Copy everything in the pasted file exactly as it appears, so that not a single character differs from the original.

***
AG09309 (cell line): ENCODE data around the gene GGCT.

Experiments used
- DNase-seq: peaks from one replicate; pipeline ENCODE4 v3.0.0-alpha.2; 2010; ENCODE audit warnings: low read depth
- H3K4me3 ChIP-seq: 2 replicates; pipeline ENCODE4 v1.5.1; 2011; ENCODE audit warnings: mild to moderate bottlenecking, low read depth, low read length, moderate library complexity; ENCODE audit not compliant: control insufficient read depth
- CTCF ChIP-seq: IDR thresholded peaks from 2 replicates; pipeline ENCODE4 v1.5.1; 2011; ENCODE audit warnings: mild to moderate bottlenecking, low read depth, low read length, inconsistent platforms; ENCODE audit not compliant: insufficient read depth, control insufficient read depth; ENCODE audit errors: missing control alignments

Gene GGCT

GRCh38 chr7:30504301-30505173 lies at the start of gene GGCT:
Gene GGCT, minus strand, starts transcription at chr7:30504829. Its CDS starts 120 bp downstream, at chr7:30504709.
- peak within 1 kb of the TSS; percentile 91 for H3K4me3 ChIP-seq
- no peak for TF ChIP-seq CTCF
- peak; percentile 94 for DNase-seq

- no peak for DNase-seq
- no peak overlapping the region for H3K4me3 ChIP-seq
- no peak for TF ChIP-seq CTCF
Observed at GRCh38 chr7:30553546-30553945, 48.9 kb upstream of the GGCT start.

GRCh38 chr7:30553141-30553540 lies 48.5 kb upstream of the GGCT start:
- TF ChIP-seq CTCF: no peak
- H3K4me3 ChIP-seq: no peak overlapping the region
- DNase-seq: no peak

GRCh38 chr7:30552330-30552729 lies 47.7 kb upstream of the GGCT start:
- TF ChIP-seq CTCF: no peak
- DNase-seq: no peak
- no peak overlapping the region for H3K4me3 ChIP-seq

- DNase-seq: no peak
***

AG09309 (cell line): ENCODE data around the gene GGCT.

Experiments used
- DNase-seq: peaks from one replicate; pipeline ENCODE4 v3.0.0-alpha.2; 2010; ENCODE audit warnings: low read depth
- H3K4me3 ChIP-seq: 2 replicates; pipeline ENCODE4 v1.5.1; 2011; ENCODE audit warnings: mild to moderate bottlenecking, low read depth, low read length, moderate library complexity; ENCODE audit not compliant: control insufficient read depth
- CTCF ChIP-seq: IDR thresholded peaks from 2 replicates; pipeline ENCODE4 v1.5.1; 2011; ENCODE audit warnings: mild to moderate bottlenecking, low read depth, low read length, inconsistent platforms; ENCODE audit not compliant: insufficient read depth, control insufficient read depth; ENCODE audit errors: missing control alignments

Gene GGCT

GRCh38 chr7:30504301-30505173 lies at the start of gene GGCT:
Gene GGCT, minus strand, starts transcription at chr7:30504829. Its CDS starts 120 bp downstream, at chr7:30504709.
- peak within 1 kb of the TSS; percentile 91 for H3K4me3 ChIP-seq
- no peak for TF ChIP-seq CTCF
- peak; percentile 94 for DNase-seq

- no peak for DNase-seq
- no peak overlapping the region for H3K4me3 ChIP-seq
- no peak for TF ChIP-seq CTCF
Observed at GRCh38 chr7:30553546-30553945, 48.9 kb upstream of the GGCT start.

GRCh38 chr7:30553141-30553540 lies 48.5 kb upstream of the GGCT start:
- TF ChIP-seq CTCF: no peak
- H3K4me3 ChIP-seq: no peak overlapping the region
- DNase-seq: no peak

GRCh38 chr7:30552330-30552729 lies 47.7 kb upstream of the GGCT start:
- TF ChIP-seq CTCF: no peak
- DNase-seq: no peak
- no peak overlapping the region for H3K4me3 ChIP-seq

- DNase-seq: no peak